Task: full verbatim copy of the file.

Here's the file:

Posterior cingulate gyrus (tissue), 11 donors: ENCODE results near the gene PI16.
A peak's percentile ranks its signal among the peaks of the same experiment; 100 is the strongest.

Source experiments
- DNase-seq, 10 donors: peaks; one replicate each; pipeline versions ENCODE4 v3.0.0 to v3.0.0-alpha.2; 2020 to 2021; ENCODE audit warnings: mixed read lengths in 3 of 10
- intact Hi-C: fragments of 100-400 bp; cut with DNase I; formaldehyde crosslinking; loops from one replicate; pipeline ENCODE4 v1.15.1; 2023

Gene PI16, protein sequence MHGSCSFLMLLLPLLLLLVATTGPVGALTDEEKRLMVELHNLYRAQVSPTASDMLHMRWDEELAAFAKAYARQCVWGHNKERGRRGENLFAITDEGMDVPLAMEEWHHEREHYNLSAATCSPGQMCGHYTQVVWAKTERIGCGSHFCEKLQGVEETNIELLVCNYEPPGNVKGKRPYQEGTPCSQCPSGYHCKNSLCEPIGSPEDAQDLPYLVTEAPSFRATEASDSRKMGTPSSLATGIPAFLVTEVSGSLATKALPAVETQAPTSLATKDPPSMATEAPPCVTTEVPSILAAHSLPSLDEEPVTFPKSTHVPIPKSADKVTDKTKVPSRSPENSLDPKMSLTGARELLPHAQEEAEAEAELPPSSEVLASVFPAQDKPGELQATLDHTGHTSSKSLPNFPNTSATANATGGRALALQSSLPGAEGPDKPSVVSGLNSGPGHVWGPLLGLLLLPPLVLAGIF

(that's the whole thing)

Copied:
Posterior cingulate gyrus (tissue), 11 donors: ENCODE results near the gene PI16.
A peak's percentile ranks its signal among the peaks of the same experiment; 100 is the strongest.

Source experiments
- DNase-seq, 10 donors: peaks; one replicate each; pipeline versions ENCODE4 v3.0.0 to v3.0.0-alpha.2; 2020 to 2021; ENCODE audit warnings: mixed read lengths in 3 of 10
- intact Hi-C: fragments of 100-400 bp; cut with DNase I; formaldehyde crosslinking; loops from one replicate; pipeline ENCODE4 v1.15.1; 2023

Gene PI16, protein sequence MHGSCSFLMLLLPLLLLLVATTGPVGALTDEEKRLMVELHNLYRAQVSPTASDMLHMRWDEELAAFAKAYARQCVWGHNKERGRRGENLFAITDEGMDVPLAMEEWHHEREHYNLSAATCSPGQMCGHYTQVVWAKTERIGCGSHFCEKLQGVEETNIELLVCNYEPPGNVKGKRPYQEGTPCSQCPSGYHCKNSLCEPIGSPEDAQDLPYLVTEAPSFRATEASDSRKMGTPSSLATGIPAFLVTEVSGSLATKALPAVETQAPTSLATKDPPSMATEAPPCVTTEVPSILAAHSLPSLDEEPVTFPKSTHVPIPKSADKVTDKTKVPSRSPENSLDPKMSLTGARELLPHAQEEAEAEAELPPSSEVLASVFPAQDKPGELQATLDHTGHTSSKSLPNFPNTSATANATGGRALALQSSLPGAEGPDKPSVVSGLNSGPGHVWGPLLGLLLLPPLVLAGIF